jaegerThe cast is led by the booming presence of Idris Elba, whose headstrong-into-battle marshalling of the supporting cast is a pretty decent homage to Bill Pullman’s noble Presidential turn in ID4 (right down to the motivational speech). Alongside, Charlie Hunnam (Sons of Anarchy) portrays Raleigh Beckett, your everyman hero; talented and charismatic, leading the charge against the monsters. His occasional brooding is brought upon by the burden of his past, and serves as both motivation and a hindrance to his return into the Jaeger program. His new co-pilot is Rinko Kikuchi’s (Babel) Mako Mori, whose deft touch to deceiving Asian frailty is offset by her ability to nail down her need to kick-ass when required. Similarly, her backstory takes the audience to perhaps the film’s most touching moment- the young Mako hunted through the city streets by a Kaiju (played by youngster Mana Ashida, who already has 23 titles to her resume). There is a real terrifying sense of hopelessness and fear to her character, and it really takes the audience far into the film’s best human moment.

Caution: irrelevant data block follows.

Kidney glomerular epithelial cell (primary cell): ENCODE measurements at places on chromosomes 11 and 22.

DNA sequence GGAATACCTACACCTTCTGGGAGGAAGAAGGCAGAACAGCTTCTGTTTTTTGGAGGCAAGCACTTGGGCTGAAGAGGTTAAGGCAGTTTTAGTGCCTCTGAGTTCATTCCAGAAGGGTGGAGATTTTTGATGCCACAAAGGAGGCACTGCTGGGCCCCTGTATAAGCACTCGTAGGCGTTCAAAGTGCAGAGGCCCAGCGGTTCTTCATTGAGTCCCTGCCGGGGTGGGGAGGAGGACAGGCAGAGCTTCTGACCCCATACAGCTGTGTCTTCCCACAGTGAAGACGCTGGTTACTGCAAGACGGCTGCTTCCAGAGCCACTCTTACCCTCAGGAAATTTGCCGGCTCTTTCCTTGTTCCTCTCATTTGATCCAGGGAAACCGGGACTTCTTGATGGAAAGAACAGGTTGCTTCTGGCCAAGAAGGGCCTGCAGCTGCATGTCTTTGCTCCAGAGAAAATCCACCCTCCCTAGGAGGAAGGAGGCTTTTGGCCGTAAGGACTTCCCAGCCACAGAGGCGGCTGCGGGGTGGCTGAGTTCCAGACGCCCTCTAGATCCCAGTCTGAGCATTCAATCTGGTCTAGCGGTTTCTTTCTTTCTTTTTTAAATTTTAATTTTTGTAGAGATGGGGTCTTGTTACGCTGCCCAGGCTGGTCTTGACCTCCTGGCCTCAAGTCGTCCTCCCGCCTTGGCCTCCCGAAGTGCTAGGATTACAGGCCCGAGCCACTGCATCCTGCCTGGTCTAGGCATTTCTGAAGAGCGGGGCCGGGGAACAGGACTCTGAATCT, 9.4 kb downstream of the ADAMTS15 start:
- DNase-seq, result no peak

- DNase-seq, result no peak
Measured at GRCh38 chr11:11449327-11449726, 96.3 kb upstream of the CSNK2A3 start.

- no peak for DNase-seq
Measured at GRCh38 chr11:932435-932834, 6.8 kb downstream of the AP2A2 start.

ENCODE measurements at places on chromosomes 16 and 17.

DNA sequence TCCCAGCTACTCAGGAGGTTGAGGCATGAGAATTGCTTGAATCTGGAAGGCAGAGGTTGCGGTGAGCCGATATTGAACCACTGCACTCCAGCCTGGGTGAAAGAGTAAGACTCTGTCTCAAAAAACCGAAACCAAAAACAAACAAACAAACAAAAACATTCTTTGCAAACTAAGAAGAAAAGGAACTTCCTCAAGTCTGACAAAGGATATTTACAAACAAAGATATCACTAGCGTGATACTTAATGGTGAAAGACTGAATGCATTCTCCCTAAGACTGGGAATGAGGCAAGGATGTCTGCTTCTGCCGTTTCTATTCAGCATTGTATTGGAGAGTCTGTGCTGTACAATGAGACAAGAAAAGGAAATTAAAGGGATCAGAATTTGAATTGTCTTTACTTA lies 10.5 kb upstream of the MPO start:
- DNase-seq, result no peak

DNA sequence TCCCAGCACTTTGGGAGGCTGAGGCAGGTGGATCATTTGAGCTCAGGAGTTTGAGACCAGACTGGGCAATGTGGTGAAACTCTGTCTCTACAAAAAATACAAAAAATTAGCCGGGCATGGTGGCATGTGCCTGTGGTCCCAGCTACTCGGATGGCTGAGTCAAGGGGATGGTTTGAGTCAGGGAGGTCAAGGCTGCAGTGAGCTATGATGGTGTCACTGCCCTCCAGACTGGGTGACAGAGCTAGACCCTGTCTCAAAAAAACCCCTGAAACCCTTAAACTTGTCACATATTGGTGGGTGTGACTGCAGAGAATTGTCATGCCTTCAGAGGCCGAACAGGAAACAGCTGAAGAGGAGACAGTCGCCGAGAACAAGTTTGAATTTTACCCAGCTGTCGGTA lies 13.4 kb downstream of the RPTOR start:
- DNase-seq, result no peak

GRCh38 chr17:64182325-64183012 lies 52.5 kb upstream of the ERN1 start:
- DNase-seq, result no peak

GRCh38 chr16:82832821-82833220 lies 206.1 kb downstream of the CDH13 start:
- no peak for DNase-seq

As humanity and their machines battle the beasts, we find that the Kaiju continue to evolve and that their end game is unexpected. It is up to two wily scientists (played with some timely humour by Charlie Day and with odd Britishness by Burn Gorman) to figure out a way to effectively end the Kaiju menace. From here, we’re treated to some of the most exhilarating and breathtaking big screen CGI battles we’ve ever seen, and there is almost an operatic tone to Del Toro’s vision. While Michael Bay and Zack Snyder are happy to punch you in the head for 2+ hours, Del Toro adds a little song and dance to the fold. From the oceans to the metropolis streets, the collision of steel and flesh unfolds in the most effective and detailed carnage yet. It’s beautiful destruction without the fatigue.

“Those who grew up with Japanese robot cinema, or even kooky television shows like Dai Sentai Goggle-V, will know that there is a youthful veneer to all the beasts and destruction.”